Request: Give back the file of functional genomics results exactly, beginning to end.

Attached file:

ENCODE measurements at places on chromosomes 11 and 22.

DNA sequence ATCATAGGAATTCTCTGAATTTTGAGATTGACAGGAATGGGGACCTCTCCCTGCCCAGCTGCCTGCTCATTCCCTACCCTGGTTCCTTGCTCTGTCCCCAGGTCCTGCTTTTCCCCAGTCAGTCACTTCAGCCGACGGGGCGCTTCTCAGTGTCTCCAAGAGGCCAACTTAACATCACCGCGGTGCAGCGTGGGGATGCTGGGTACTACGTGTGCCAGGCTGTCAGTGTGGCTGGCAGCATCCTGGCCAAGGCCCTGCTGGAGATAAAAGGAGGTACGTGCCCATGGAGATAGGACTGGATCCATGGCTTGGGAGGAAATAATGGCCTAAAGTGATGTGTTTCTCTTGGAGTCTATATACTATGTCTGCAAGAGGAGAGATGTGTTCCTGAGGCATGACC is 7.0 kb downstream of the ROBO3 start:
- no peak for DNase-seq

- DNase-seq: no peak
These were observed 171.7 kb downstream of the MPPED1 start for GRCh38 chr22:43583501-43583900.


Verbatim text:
ENCODE measurements at places on chromosomes 11 and 22.

DNA sequence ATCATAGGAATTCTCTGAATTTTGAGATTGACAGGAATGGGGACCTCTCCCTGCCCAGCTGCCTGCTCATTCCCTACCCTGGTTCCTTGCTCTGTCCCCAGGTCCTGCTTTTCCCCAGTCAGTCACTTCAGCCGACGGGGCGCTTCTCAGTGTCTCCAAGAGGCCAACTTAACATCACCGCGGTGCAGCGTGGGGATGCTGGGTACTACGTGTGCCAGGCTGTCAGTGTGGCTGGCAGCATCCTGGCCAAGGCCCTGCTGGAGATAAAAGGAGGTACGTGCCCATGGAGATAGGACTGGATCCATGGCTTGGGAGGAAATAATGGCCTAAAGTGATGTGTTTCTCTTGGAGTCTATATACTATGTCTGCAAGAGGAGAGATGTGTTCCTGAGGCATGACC is 7.0 kb downstream of the ROBO3 start:
- no peak for DNase-seq

- DNase-seq: no peak
These were observed 171.7 kb downstream of the MPPED1 start for GRCh38 chr22:43583501-43583900.